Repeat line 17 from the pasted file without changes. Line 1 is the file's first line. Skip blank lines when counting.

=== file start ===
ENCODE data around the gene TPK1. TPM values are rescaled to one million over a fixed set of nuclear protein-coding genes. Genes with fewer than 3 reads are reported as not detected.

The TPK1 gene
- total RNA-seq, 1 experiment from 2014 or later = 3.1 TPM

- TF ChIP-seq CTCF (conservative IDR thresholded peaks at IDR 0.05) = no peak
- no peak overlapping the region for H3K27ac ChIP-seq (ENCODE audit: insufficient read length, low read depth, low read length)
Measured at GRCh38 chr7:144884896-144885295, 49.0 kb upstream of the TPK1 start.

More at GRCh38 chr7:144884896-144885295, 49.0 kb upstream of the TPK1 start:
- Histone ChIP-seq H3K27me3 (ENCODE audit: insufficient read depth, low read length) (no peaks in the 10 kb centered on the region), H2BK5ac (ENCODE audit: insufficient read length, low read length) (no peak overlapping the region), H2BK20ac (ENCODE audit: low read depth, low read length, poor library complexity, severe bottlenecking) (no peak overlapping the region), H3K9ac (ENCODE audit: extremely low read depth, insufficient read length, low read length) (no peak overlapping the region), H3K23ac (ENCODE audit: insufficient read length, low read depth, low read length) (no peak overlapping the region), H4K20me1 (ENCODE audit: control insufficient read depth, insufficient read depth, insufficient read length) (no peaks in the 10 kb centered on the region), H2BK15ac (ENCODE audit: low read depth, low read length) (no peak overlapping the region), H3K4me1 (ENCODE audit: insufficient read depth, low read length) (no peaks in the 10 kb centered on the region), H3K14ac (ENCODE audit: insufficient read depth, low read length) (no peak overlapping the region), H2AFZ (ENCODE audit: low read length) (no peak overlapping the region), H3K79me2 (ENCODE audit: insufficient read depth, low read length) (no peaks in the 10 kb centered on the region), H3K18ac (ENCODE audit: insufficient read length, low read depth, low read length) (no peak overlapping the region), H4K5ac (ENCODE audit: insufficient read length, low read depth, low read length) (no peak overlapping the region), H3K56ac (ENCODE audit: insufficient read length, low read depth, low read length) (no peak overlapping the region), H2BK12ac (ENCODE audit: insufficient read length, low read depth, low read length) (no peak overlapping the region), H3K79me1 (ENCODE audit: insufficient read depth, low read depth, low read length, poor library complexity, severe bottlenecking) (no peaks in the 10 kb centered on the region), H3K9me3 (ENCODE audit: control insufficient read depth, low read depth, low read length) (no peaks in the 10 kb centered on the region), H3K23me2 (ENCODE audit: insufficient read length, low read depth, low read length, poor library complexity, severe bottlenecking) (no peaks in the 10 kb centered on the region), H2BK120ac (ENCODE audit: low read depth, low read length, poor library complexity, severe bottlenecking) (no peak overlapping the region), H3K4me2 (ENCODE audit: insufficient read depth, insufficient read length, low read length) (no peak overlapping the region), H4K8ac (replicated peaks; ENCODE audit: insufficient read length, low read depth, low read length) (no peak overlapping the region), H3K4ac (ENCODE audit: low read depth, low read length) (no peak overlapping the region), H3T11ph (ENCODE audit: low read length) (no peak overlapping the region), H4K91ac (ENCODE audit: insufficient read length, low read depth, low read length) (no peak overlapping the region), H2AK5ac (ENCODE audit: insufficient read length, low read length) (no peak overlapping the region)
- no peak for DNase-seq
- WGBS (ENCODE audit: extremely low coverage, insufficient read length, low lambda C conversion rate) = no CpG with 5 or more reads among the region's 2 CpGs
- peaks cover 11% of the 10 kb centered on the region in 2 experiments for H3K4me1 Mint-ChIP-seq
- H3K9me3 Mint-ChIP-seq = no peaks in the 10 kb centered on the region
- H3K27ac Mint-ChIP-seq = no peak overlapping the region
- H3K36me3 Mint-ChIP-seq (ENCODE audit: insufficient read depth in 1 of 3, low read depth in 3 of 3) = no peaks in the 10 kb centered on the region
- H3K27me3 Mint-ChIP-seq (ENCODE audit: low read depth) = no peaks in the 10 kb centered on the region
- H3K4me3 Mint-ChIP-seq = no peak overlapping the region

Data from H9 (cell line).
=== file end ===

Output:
Data from H9 (cell line).